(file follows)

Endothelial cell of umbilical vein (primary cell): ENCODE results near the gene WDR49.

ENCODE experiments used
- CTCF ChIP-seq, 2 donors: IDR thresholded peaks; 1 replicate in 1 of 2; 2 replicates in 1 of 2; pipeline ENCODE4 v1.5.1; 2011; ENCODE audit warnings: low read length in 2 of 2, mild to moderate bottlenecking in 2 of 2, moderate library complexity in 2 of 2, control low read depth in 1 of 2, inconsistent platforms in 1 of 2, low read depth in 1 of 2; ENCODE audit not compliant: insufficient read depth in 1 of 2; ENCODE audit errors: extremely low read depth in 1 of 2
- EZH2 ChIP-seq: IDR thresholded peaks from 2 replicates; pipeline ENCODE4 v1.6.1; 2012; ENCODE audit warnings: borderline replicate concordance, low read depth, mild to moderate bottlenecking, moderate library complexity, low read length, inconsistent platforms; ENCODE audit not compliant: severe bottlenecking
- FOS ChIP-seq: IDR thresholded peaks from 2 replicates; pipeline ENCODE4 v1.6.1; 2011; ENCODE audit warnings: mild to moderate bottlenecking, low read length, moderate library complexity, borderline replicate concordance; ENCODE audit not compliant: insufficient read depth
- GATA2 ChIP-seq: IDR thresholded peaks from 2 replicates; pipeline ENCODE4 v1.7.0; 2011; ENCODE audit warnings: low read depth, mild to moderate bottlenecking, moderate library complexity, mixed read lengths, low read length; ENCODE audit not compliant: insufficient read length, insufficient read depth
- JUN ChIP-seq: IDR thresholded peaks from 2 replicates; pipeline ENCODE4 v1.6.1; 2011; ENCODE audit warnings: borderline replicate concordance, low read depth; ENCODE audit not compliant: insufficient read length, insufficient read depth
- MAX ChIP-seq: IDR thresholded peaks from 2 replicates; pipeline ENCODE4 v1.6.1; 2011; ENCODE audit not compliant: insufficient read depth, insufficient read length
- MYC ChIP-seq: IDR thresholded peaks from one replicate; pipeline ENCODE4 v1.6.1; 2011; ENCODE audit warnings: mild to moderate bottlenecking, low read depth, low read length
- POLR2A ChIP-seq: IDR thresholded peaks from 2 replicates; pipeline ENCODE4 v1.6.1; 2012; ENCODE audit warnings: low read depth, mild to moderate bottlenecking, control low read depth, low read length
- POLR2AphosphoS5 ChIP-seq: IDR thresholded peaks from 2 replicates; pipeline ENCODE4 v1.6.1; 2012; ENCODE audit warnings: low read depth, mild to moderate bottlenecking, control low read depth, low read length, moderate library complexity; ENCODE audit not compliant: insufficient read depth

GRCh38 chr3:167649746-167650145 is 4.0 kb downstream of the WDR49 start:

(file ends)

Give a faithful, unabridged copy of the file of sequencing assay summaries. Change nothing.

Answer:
Endothelial cell of umbilical vein (primary cell): ENCODE results near the gene WDR49.

ENCODE experiments used
- CTCF ChIP-seq, 2 donors: IDR thresholded peaks; 1 replicate in 1 of 2; 2 replicates in 1 of 2; pipeline ENCODE4 v1.5.1; 2011; ENCODE audit warnings: low read length in 2 of 2, mild to moderate bottlenecking in 2 of 2, moderate library complexity in 2 of 2, control low read depth in 1 of 2, inconsistent platforms in 1 of 2, low read depth in 1 of 2; ENCODE audit not compliant: insufficient read depth in 1 of 2; ENCODE audit errors: extremely low read depth in 1 of 2
- EZH2 ChIP-seq: IDR thresholded peaks from 2 replicates; pipeline ENCODE4 v1.6.1; 2012; ENCODE audit warnings: borderline replicate concordance, low read depth, mild to moderate bottlenecking, moderate library complexity, low read length, inconsistent platforms; ENCODE audit not compliant: severe bottlenecking
- FOS ChIP-seq: IDR thresholded peaks from 2 replicates; pipeline ENCODE4 v1.6.1; 2011; ENCODE audit warnings: mild to moderate bottlenecking, low read length, moderate library complexity, borderline replicate concordance; ENCODE audit not compliant: insufficient read depth
- GATA2 ChIP-seq: IDR thresholded peaks from 2 replicates; pipeline ENCODE4 v1.7.0; 2011; ENCODE audit warnings: low read depth, mild to moderate bottlenecking, moderate library complexity, mixed read lengths, low read length; ENCODE audit not compliant: insufficient read length, insufficient read depth
- JUN ChIP-seq: IDR thresholded peaks from 2 replicates; pipeline ENCODE4 v1.6.1; 2011; ENCODE audit warnings: borderline replicate concordance, low read depth; ENCODE audit not compliant: insufficient read length, insufficient read depth
- MAX ChIP-seq: IDR thresholded peaks from 2 replicates; pipeline ENCODE4 v1.6.1; 2011; ENCODE audit not compliant: insufficient read depth, insufficient read length
- MYC ChIP-seq: IDR thresholded peaks from one replicate; pipeline ENCODE4 v1.6.1; 2011; ENCODE audit warnings: mild to moderate bottlenecking, low read depth, low read length
- POLR2A ChIP-seq: IDR thresholded peaks from 2 replicates; pipeline ENCODE4 v1.6.1; 2012; ENCODE audit warnings: low read depth, mild to moderate bottlenecking, control low read depth, low read length
- POLR2AphosphoS5 ChIP-seq: IDR thresholded peaks from 2 replicates; pipeline ENCODE4 v1.6.1; 2012; ENCODE audit warnings: low read depth, mild to moderate bottlenecking, control low read depth, low read length, moderate library complexity; ENCODE audit not compliant: insufficient read depth

GRCh38 chr3:167649746-167650145 is 4.0 kb downstream of the WDR49 start: